Background: Vertebral venous collaterals (VVC) were often found in patients with bilateral transverse sinus stenosis (BTSS). The purpose of this study was to investigate the physiological role of VVC in BTSS patients.
Methods: The index of TSS was used in the assessment of BTSS severity. Subjects underwent a standard lumbar puncture to measure the intracranial pressure (ICP). Papilledema and tinnitus were evaluated by using Frisén's grade and questionnaires for tinnitus handicap inventory (THI), respectively. The intensity and impact of headache was assessed by using 10-point Numeric Pain Rating Scale (NPRS) and six-item Headache Impact Test (HIT-6).
Results: BTSS group had more patients with severe intracranial hypertension (IH) and less patients with normal ICP. BTSS patients had higher ICP than normal controls. Further analysis on VVC showed that VVC decreased the elevated ICP in BTSS patients and exerted no impact on ICP in normal controls. A similar incidence of VVC in BTSS patients and normal controls were found. BTSS patients with normal ICP and mild IH exhibited a higher incidence of VVC compared with those with severe IH. VVC, rather than the severity of BTSS, regulated the ICP. Furthermore, VVC alleviated IH-related clinical manifestations including papilledema and tinnitus in BTSS patients.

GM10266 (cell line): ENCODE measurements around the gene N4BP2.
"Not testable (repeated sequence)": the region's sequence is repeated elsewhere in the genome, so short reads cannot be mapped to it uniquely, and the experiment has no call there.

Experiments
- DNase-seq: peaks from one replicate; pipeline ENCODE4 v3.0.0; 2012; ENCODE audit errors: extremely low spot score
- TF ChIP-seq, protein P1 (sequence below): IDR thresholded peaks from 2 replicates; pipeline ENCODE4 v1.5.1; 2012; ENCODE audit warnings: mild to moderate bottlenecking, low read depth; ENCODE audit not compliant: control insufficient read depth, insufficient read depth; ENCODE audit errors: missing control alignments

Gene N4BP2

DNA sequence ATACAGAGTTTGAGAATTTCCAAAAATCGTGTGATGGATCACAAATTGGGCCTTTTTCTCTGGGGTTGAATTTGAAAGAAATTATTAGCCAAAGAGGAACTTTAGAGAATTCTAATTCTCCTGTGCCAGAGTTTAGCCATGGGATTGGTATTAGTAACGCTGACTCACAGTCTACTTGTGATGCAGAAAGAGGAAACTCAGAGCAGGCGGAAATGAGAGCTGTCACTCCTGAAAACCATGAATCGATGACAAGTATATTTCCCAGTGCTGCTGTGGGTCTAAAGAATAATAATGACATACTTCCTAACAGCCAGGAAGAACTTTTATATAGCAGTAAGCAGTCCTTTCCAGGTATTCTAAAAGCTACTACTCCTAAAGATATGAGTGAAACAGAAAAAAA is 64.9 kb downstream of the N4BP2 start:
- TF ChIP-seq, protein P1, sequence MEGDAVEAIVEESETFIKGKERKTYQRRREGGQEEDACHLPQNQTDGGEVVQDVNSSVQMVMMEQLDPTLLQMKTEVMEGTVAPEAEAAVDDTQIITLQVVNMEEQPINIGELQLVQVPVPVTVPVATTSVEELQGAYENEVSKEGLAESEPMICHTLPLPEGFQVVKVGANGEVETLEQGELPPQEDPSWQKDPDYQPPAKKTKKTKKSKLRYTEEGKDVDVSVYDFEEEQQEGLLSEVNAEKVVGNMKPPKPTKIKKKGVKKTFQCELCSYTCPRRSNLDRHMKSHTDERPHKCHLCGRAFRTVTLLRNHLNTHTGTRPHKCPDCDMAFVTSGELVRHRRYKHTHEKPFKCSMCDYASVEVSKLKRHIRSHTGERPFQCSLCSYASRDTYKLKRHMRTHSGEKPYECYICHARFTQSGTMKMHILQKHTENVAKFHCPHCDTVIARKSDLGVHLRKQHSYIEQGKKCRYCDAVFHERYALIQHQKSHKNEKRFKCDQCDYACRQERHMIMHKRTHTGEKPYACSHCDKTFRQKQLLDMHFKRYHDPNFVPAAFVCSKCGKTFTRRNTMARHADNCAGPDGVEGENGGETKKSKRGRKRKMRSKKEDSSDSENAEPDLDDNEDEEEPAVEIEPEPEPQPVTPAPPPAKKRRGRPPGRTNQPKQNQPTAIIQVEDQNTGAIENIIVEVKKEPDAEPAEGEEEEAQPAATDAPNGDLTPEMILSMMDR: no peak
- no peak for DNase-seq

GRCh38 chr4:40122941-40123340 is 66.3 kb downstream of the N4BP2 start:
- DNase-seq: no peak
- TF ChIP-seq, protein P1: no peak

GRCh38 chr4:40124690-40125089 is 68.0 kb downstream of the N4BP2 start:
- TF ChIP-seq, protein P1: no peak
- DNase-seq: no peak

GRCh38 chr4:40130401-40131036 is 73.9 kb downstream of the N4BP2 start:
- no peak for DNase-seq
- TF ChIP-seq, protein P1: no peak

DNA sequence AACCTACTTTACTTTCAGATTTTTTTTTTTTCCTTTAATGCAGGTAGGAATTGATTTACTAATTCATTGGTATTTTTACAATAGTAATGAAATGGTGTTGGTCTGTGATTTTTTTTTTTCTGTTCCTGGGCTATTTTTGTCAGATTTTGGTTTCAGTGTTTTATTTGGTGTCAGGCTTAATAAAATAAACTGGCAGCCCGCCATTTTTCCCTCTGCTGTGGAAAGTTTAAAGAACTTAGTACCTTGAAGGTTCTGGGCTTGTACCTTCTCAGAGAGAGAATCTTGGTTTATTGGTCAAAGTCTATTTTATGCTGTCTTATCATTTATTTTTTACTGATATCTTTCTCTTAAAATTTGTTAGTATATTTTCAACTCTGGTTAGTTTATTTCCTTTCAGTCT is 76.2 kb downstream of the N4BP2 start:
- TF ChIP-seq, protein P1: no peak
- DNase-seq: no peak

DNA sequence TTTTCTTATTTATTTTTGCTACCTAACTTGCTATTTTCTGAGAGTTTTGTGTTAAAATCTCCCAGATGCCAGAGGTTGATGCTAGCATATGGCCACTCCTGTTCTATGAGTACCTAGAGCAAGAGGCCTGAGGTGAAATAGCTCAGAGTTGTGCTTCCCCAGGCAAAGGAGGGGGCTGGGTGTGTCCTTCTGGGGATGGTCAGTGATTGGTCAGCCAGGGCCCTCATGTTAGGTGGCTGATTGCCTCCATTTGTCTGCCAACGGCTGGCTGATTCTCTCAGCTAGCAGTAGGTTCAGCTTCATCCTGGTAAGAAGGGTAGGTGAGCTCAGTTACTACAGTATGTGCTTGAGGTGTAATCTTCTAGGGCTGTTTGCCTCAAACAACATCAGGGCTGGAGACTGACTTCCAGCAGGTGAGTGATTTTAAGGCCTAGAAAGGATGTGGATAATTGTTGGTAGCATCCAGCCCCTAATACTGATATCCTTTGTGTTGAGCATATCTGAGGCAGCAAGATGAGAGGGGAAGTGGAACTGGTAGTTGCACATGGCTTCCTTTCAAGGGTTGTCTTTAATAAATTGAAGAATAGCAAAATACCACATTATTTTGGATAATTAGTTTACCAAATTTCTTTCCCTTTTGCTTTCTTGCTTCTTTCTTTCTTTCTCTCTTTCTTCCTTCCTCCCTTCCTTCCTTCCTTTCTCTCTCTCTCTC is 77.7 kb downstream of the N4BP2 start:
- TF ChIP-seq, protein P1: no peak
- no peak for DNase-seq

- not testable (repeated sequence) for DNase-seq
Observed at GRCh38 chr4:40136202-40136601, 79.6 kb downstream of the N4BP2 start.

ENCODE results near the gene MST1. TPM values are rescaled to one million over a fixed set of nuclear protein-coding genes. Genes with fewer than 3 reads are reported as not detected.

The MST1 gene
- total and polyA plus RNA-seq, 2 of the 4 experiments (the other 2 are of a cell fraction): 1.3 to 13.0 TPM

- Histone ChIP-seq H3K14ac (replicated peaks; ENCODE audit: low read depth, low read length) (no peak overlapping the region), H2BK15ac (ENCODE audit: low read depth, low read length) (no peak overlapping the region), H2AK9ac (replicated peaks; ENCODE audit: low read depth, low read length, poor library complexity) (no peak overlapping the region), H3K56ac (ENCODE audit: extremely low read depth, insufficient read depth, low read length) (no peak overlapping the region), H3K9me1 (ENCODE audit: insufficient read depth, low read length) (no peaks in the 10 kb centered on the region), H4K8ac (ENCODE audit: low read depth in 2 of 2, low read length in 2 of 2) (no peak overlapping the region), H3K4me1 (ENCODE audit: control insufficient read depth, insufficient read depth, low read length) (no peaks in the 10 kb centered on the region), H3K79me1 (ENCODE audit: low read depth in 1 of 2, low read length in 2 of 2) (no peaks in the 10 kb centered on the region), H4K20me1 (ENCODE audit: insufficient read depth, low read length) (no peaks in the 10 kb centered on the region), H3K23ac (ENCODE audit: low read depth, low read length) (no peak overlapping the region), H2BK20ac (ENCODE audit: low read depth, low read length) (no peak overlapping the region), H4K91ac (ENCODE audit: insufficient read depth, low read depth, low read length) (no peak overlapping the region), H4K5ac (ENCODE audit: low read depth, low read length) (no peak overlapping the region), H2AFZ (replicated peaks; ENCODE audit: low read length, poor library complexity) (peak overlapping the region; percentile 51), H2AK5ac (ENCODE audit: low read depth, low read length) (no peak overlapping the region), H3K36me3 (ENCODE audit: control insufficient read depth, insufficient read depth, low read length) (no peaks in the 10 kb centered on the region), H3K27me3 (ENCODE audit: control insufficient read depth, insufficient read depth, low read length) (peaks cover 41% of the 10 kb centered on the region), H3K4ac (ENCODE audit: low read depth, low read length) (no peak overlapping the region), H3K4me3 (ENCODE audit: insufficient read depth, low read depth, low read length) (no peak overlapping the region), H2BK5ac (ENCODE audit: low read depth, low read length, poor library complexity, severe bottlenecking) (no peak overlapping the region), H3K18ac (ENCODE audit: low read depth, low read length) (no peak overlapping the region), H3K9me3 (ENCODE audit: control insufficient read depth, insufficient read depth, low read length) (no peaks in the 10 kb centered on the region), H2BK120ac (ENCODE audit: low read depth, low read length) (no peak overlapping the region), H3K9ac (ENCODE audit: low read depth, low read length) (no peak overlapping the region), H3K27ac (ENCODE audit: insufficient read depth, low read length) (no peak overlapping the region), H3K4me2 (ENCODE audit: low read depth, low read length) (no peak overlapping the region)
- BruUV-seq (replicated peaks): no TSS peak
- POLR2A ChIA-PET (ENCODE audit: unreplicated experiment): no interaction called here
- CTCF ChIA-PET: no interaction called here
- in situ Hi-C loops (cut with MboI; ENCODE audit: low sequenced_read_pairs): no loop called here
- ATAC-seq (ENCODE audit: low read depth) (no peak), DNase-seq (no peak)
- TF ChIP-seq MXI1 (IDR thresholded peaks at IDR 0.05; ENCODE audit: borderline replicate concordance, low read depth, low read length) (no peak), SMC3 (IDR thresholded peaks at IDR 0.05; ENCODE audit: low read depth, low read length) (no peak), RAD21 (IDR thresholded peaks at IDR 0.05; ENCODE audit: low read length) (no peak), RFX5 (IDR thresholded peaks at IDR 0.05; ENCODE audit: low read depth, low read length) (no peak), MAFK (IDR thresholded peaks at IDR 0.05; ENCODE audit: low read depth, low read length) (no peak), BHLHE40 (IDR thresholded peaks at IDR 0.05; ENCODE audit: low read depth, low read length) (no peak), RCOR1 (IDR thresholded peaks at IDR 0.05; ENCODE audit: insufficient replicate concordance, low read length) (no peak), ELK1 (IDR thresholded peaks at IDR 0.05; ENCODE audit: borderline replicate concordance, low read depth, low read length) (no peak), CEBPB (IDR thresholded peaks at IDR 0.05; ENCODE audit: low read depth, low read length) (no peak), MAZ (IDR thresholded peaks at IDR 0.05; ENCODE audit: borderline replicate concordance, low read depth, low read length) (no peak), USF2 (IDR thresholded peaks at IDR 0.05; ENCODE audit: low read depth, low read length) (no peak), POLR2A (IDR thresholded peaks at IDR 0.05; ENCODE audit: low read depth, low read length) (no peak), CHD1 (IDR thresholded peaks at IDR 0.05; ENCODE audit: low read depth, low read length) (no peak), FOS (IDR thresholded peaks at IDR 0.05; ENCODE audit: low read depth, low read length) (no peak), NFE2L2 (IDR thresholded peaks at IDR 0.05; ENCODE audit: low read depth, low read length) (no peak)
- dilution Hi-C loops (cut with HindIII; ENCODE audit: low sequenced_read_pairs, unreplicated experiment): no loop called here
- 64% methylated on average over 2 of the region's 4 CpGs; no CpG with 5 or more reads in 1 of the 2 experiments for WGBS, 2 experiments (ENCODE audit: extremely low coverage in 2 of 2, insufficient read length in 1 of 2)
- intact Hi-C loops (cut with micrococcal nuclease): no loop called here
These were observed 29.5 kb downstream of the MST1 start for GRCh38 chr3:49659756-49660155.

Conclusions: The present study demonstrated BTSS is correlated with IH. The presence of VVC, which is postulated to be congenitally formed, normalizes the elevated ICP and alleviated IH-related symptoms in BTSS patients. VVC may be used as an indicator of relatively low ICP in BTSS patients.
Trial registration: This study was registered retrospectively on 07/28/2020 (NCT04492332).